Here in China, privacy is something that is a little different than what Americans might be used to. One notices this when shopping for tailor-made clothes at the most popular fabric markets, where the fitting room is a piece of cloth an employee will hold up for you as you change in a corner of the shop or in the hallway. One notices this in the men’s room at the beautiful place where we meet for church in Shanghai, where there is a floor-to-ceiling window just right next to the urinals. Privacy is also an issue in phone calls, emails, and other communications, where we recognize that active surveillance is a possible. In this regard, America and China are becoming much more similar, though many Americans don’t seem to be paying attention. There is much America needs to learn from China and much I wish America would emulate, but reducing personal privacy isn’t on that wish list of mine.
I’ve been big on privacy ever since I was a teenager and maybe before. As a teenager, I took great comfort in Doctrine and Covenants 6:16, where we read that “there is none else save God that knowest thy thoughts and intents of
thy heart.” Whew, what a relief! No matter what, my personal, silent prayers would be private between me and God. No one could snoop. Satan, our sly Adversary, could not know my thoughts and could be excluded from my prayers. Privacy from that most sinister enemy. Whew!
Sadly, years later, some of that comfort has evaporated. Now, in light of certain modern revelations (from non-LDS sources) I am once again nervous about what the Adversary can know and do. Satan doesn’t have to be a mind-reader to totally invade my privacy, because at a minimum, Satan’s got my metadata.
Metadata has become a more important term in our vocabulary since Edward Snowden revealed just how much snooping the US government is doing on its own citizens. The US government has defended its invasion, claiming that we still have our privacy because they aren’t usually actually listening in on our conversations, just getting “metadata” about who we talk to, when, and for how long. Just data about the conversation, not the actual contents. Metadata. So it’s nothing to worry about, right? And when it comes to our thoughts, our wishes, and our secret prayers, that’s all Satan has to go on, too. Just metadata.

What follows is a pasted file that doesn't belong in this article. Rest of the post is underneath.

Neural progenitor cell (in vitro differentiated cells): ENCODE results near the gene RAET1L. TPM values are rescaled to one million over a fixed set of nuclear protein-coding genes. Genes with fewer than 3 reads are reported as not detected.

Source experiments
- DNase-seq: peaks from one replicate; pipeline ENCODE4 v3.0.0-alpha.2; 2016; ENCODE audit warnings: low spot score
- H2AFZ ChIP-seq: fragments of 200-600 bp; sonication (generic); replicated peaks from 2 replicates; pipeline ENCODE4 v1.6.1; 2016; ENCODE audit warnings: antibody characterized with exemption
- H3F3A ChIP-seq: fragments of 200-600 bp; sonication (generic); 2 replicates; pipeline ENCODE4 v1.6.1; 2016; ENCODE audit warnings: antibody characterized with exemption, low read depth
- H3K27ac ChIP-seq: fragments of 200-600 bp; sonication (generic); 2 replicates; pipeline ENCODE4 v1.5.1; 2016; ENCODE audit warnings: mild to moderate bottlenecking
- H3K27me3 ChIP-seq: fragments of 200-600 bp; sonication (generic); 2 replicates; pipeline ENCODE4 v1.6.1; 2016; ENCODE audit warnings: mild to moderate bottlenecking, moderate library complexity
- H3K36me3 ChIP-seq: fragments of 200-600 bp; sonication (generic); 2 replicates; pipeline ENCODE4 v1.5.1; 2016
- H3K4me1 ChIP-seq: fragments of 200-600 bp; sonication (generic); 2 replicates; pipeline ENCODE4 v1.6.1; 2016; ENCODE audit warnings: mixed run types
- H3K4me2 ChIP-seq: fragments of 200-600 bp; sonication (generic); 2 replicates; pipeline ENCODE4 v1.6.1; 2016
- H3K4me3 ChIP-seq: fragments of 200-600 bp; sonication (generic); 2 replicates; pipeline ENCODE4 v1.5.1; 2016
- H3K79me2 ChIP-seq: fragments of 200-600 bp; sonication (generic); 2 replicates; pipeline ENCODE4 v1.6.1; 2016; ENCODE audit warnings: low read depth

Turns out that metadata is something that Americans should want to protect if they value personal privacy. Metadatter matters. Joe Mornin at Mornin.org has an essay, “Why Metadata Matters,” that explains just how little privacy we have left when a powerful agency (or demonic being, for that matter) has access to our metadata. He also has provided valuable legal analysis on metadata and the Fourth Amendment in the Berkeley Technology Law Journal. Also look at a related article at Wired. Something to consider.
So Americans, I think it’s time to be a little more worried about your personal privacy. Should you be worried that Satan has your metadata? Yes. But why? If you don’t believe in the Satan of biblical lore, is there any problem? Yes, there is, but it depends on which Satan you mean. There’s the demonic being that may or may not be purely mythical, and then there’s S.A.T.A.N., the Security Administration That Answers to Nobody. I don’t trust either of them.